How many people before Covid-19 had heard the term ‘social distancing’, still less knew that this topic has been intensively researched since the 1950s? The biomedical world contains the specialists in understanding what is happening at the point where a virus enters (or leaves) your body, but the space between people is studied by other natural, physical, and social scientists.
A continuing problem with scientific advice to government during the pandemic has been the narrow base of recruitment to official channels. These are dominated by biomedical scientists – many of whom are indeed world leaders in their own fields. Other relevant sources of knowledge are, though, either filtered through a biomedical lens or overlooked completely, resulting in the creation of rules often lacking sense or logic.
The justification for social distancing rules is the proposition that the Covid-19 virus is mainly being spread via airborne particles, of varying sizes, which can travel some distance and remain suspended in the air for some time. This case rests largely on reports of experiments creating extreme conditions which are not representative of the real world. Often these use mechanical devices to simulate breathing or particles or gases that are not a good match for those that might carry the virus. However, these outputs are easy to measure and feed into computer models, making for dramatic videos and images. There are a few studies of air in hospitals which, of course, contain infected people. PCR tests have detected traces of virus but not established whether the virus is active, or in sufficient quantity to be infective. Community studies have generally failed to detect any airborne virus.
More realistic experiments show that most exhaled air remains within 20-30 cm of the nose and mouth. With heavy breathing and coughing, this distance may increase to 50 cm. Sneezing may go a little further – but this is not a recognised symptom of Covid-19. Exhaled air leaving the human body is at about 37 °C , which means that most of it rises because it is warmer than most environments most of the time. There is little mixing of exhaled air between people who are standing even a metre apart and facing each other, let alone sitting or standing side-by-side on a train, or face-to-back in a checkout queue. The express purpose of ventilation is to gradually remove exhaled air from a space and replace it with fresh.
How often do people get this close to each other though? This is where proxemics, the social science of social distancing, comes in. In the absence of any other constraints, there is substantial evidence that humans prefer to keep each other at a distance of at least a metre. We only get closer to people with whom we have intimate relationships – children, family, romantic partners. We tolerate proximity with strangers for short periods when entering places like sports stadia or entertainment venues or on transport systems at rush hour.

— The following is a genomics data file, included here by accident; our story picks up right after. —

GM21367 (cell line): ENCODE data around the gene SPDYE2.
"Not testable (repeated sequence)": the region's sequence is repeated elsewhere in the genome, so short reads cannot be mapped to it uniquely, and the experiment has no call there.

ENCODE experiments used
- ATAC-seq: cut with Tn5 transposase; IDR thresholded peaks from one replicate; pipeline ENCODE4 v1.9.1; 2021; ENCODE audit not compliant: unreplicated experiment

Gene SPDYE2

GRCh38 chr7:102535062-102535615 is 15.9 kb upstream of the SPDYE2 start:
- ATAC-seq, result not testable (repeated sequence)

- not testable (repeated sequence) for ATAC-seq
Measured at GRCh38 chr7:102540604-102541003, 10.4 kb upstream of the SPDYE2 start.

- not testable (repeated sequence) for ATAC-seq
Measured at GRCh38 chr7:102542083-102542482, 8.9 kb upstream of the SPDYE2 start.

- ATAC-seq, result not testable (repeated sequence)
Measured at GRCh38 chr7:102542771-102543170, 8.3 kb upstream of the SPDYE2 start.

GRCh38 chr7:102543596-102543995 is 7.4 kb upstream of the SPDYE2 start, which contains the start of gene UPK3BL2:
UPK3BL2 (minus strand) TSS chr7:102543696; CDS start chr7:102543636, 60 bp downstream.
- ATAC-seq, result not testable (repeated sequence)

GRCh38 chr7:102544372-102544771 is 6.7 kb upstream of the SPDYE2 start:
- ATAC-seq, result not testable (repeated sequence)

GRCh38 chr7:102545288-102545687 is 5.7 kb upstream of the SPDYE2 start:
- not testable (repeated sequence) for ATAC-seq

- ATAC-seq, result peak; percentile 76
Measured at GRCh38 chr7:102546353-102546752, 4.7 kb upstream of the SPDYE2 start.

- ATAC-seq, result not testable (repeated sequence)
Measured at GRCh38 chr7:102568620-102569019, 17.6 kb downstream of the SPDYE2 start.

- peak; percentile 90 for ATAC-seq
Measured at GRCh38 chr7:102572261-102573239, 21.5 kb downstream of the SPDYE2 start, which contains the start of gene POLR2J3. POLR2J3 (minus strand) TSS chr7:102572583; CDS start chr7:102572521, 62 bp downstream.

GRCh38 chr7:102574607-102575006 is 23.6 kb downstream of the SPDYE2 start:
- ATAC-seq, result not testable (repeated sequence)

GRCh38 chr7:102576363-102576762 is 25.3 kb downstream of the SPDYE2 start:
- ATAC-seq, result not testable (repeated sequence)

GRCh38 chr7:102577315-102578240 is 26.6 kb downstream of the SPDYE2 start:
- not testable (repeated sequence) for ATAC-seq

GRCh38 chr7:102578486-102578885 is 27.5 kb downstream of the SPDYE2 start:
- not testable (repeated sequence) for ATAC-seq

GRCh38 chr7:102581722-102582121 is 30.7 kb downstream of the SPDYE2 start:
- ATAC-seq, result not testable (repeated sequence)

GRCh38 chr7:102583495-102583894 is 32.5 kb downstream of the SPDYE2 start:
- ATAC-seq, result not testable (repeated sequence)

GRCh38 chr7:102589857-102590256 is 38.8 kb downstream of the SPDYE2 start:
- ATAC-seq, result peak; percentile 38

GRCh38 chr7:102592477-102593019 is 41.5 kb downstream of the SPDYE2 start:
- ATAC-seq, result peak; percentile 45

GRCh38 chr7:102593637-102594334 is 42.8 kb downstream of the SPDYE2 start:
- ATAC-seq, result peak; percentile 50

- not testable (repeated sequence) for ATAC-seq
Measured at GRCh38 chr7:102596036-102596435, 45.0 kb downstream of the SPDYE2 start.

Edward Hall, an anthropologist, pioneered this field in the 1950s, when training US diplomats to understand the different social distances preferred by different cultures. These could be a source of tension in social interactions, which he taught the diplomats to identify and manage. North Americans and North Europeans seemed to recognise four zones: ‘public distance’ (people encountering strangers, where they would generally keep at least 2.1 metres apart); ‘social distance’ (formal interactions, where people choose to stand between 1.2 and 2.1 metres apart); ‘personal distance’ (interactions between friends, who choose to stand between 0.5 and 1.2 metres apart); and ‘intimate distance’ (close relationships, with a distance between zero and 0.5 metres). Hall’s evidence was largely anecdotal but his findings have been consistently supported subsequently. There is currently a lively research agenda in areas like transport, where designers need to understand the tolerability of crowding on busy trains, and human/robot collaboration, where robots need to be programmed to avoid threatening humans.
The experimental work in physics and engineering is at least partially incorporated in scientific advice to government, although its weaknesses do not seem to be well understood. Proxemics appears to be completely unknown because this field has never impinged on the biomedical world. However, it is critical to the design of social distancing rules. The match between the distance normally travelled by exhaled particles and the boundaries of social interaction hints at a deep evolutionary basis for these. It is not, then surprising that disregard for them provokes stress and resistance.
The risk of infection transmission is governed by the (very low) likelihood of encountering an infected person and further limited by the dynamics of air and the natural boundaries that humans maintain in most contexts and social relationships. Introducing other elements, like face coverings, merely creates confusion and potential resentment. A more inclusive and genuinely interdisciplinary approach to scientific advice would recognise the minimal risk in most everyday social interactions. It would also allow for a better debate over the benefits of controlling Covid-19 relative to the social, economic and public health harms resulting from the measures adopted.
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Colin Axon is senior lecturer in Mechanical Engineering at Brunel University London. Robert Dingwall is a consulting sociologist, professor of sociology at Nottingham Trent University, and a member of various government advisory groups. These views are strictly personal